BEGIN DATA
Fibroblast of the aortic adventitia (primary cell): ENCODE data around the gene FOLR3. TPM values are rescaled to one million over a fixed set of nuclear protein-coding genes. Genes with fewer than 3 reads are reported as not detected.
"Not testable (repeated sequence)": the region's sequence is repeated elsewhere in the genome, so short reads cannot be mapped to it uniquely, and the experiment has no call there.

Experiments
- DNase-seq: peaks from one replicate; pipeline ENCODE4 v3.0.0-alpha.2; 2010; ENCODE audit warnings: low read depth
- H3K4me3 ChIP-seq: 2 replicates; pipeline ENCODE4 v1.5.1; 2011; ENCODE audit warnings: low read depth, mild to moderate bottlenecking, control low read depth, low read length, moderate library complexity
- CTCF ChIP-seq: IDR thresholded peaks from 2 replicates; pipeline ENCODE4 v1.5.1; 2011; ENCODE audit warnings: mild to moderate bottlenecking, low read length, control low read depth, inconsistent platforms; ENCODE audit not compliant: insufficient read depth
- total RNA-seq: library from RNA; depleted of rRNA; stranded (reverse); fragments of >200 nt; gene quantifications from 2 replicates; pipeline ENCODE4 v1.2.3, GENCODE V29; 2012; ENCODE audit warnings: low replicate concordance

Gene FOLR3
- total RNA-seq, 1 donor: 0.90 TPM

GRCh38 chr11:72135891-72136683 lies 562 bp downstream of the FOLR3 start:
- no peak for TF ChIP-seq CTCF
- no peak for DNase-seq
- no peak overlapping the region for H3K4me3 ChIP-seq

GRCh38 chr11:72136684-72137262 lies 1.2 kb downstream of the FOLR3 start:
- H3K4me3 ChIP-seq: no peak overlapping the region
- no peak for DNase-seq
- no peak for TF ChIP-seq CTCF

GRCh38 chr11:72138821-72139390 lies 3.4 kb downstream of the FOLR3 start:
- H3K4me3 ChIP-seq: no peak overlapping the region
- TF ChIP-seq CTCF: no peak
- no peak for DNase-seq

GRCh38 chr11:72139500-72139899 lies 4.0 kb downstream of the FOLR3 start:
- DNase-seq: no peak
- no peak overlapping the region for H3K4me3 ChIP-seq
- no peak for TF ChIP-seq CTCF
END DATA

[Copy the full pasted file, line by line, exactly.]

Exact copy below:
Fibroblast of the aortic adventitia (primary cell): ENCODE data around the gene FOLR3. TPM values are rescaled to one million over a fixed set of nuclear protein-coding genes. Genes with fewer than 3 reads are reported as not detected.
"Not testable (repeated sequence)": the region's sequence is repeated elsewhere in the genome, so short reads cannot be mapped to it uniquely, and the experiment has no call there.

Experiments
- DNase-seq: peaks from one replicate; pipeline ENCODE4 v3.0.0-alpha.2; 2010; ENCODE audit warnings: low read depth
- H3K4me3 ChIP-seq: 2 replicates; pipeline ENCODE4 v1.5.1; 2011; ENCODE audit warnings: low read depth, mild to moderate bottlenecking, control low read depth, low read length, moderate library complexity
- CTCF ChIP-seq: IDR thresholded peaks from 2 replicates; pipeline ENCODE4 v1.5.1; 2011; ENCODE audit warnings: mild to moderate bottlenecking, low read length, control low read depth, inconsistent platforms; ENCODE audit not compliant: insufficient read depth
- total RNA-seq: library from RNA; depleted of rRNA; stranded (reverse); fragments of >200 nt; gene quantifications from 2 replicates; pipeline ENCODE4 v1.2.3, GENCODE V29; 2012; ENCODE audit warnings: low replicate concordance

Gene FOLR3
- total RNA-seq, 1 donor: 0.90 TPM

GRCh38 chr11:72135891-72136683 lies 562 bp downstream of the FOLR3 start:
- no peak for TF ChIP-seq CTCF
- no peak for DNase-seq
- no peak overlapping the region for H3K4me3 ChIP-seq

GRCh38 chr11:72136684-72137262 lies 1.2 kb downstream of the FOLR3 start:
- H3K4me3 ChIP-seq: no peak overlapping the region
- no peak for DNase-seq
- no peak for TF ChIP-seq CTCF

GRCh38 chr11:72138821-72139390 lies 3.4 kb downstream of the FOLR3 start:
- H3K4me3 ChIP-seq: no peak overlapping the region
- TF ChIP-seq CTCF: no peak
- no peak for DNase-seq

GRCh38 chr11:72139500-72139899 lies 4.0 kb downstream of the FOLR3 start:
- DNase-seq: no peak
- no peak overlapping the region for H3K4me3 ChIP-seq
- no peak for TF ChIP-seq CTCF